Some mysterious going ons on the web is causing people to ask if everything is alright with Edward Snowden.
Written versions of this story first appeared in college newspapers in the fall of 1969, but the precise origin of the rumor is unknown.
The story caught fire with the public when it was broadcast by a radio station in Detroit. Russell Gibb, a disc jockey for WKNR-FM, received a strange phone call from someone who identified himself only as Tom.
The caller told Gibb that Paul McCartney had died in 1966 and was then replaced by a lookalike.
The Beatles had subsequently left clues on their albums about this deception.
The caller claimed that the cover photo of Abbey Road, the Beatles’ most recent release at the time, represented a funeral procession with John as the minister, Ringo the undertaker, Paul the corpse, and George the gravedigger.
Other Beatles album covers also contained clues, the caller claimed, and a few Beatles songs contained clues about Paul’s death including some that could only be deciphered when the records were played backwards!
Gibb related the rumor of Paul’s death on the air, which brought a strong reaction from listeners and the story spread rapidly after that.
In early 1969 Terry Knight secured a producer's contract with Capitol Records which also allowed him to release his own songs as a solo artist.
He wrote and recorded a single, "Saint Paul" which contributed to the "Paul is dead" hoax that erupted later in the year.
The cryptic lyrics of the song are generally thought to allude to Knight's failed relationship with McCartney and his apparent belief that The Beatles would soon break up.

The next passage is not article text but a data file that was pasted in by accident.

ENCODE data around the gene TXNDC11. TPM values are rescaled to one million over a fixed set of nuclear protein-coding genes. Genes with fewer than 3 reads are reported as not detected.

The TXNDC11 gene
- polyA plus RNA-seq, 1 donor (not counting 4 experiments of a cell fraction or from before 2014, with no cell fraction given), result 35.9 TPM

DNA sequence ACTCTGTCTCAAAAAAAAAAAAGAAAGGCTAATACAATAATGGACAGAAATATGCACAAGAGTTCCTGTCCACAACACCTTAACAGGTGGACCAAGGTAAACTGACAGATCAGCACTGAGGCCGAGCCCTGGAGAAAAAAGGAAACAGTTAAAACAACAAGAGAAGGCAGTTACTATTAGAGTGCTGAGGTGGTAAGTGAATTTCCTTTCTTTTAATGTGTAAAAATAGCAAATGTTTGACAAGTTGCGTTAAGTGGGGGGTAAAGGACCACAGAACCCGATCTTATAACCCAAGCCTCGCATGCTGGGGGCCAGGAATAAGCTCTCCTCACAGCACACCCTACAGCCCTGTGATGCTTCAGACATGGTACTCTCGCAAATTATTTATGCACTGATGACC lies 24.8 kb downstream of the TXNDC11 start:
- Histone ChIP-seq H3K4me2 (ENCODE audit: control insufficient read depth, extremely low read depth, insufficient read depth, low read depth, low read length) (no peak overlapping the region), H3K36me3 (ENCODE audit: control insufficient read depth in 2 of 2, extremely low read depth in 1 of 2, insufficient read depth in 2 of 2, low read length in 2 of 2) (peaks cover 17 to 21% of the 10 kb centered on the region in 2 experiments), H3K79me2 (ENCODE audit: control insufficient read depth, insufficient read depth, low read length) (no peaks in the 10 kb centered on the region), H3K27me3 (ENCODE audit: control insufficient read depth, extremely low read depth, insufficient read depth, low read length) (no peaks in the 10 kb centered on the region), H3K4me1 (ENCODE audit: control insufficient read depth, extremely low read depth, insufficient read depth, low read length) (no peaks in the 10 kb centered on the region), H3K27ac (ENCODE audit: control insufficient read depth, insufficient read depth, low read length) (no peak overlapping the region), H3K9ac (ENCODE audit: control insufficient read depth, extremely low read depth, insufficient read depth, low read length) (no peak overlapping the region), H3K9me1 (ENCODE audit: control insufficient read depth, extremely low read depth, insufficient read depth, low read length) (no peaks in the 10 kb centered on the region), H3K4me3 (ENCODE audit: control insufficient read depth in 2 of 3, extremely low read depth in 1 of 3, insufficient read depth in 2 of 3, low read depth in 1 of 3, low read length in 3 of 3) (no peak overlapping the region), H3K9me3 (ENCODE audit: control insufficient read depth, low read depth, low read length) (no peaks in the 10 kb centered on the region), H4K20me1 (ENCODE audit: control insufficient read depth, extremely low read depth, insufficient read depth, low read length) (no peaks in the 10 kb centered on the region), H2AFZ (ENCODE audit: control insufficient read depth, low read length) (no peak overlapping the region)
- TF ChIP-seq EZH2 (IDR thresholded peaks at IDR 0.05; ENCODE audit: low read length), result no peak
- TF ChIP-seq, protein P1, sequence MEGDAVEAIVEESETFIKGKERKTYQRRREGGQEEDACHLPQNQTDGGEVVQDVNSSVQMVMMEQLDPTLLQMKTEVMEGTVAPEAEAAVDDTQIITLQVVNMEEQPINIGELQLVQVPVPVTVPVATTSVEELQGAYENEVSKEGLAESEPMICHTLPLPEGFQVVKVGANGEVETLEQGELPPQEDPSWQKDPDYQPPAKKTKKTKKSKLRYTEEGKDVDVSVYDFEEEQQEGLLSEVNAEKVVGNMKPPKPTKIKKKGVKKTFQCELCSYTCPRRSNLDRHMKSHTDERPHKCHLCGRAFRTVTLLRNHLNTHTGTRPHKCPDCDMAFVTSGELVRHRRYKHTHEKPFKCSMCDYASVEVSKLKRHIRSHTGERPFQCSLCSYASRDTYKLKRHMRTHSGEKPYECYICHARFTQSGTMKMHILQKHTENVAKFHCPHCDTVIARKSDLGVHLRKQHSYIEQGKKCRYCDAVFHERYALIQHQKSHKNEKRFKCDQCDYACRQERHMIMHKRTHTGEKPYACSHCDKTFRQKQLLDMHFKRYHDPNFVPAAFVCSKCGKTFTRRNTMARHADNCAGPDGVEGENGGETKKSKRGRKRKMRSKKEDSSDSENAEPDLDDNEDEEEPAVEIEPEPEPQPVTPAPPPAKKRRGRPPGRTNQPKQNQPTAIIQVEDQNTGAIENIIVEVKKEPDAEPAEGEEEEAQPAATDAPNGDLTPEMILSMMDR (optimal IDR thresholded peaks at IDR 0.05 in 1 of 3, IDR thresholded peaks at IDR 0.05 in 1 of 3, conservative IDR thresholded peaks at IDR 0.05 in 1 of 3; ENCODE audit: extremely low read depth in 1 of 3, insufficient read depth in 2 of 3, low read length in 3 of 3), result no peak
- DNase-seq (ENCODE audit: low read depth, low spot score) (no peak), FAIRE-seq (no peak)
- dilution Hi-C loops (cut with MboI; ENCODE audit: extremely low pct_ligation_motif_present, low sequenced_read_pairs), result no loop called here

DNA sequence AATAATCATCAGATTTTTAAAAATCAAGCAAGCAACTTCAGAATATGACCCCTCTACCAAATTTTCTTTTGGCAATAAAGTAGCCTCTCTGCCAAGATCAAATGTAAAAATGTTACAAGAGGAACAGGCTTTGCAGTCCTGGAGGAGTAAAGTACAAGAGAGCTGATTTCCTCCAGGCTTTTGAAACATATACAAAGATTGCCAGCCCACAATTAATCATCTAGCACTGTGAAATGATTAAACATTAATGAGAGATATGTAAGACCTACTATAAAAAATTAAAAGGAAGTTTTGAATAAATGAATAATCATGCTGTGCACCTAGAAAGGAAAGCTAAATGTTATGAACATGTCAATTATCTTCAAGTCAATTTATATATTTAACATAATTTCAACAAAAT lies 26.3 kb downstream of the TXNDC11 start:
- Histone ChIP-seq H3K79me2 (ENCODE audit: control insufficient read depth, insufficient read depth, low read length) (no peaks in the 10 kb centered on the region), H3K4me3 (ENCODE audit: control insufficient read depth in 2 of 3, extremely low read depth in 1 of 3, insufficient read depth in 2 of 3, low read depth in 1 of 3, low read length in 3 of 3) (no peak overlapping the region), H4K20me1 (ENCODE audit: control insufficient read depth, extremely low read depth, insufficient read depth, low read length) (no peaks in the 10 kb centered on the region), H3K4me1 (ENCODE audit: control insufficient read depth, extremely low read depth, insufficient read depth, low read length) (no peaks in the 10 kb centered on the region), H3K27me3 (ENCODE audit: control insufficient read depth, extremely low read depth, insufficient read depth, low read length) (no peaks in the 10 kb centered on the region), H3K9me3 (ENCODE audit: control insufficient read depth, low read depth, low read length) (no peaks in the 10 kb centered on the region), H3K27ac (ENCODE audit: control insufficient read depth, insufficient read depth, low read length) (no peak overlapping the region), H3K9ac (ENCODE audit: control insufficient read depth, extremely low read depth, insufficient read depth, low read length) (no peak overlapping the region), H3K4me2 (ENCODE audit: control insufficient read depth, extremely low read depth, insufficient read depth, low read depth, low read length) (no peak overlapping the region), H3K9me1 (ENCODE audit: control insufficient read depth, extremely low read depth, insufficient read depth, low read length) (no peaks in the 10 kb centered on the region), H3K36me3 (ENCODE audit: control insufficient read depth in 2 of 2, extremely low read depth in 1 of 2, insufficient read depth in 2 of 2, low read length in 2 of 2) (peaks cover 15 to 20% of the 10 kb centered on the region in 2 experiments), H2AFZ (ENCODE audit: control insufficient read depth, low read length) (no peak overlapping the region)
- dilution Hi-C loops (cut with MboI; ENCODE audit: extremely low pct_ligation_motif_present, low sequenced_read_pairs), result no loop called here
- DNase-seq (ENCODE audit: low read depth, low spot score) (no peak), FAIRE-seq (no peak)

The lyrics do not refer to death but were interpreted by some fans as containing clues.
THIS SONG: Was made just months before the Paul is dead Rumor started and it clearly states just what happened to Paul...
Well here we go again, this time it's Edward Snowden....
His last two tweets, since deleted, were a cryptic message...followed a few days later by a 64 character hex string.
This combined with the recent move against torrents sites has the more conspiratorially oriented people speculating that perhaps he is dead and various agencies are slamming torrent sites to slow the spread of more Snowden leaks.
Saturday night The Inquisitr reported:
The cryptic code tweets led many to believe that Snowden may have been captured or killed and the codes were the result of a "dead man's switch" designed to release if he did not check in to the computer at a certain time.
However, a journalist with The Intercept that has worked with the whistleblower in the past says that Snowden is "fine," but would not elaborate further.
On Saturday Glenn Greenwald tweeted simply, "He's fine".
suggest Snowden was gathering information for a book.
"Did you work with me?
Have we talked since 2013?
Please recontact me securely, or talk to @bartongellman.
That tweet ended with a URL that led to a tweet by Gellman.
"If you have information on the work @Snowden did in the IC, help me tell it truthfully."
And Saturday night Gellman also added a message on Twitter for "everyone requesting proof" that Snowden was alive.
"Take a deep breath..."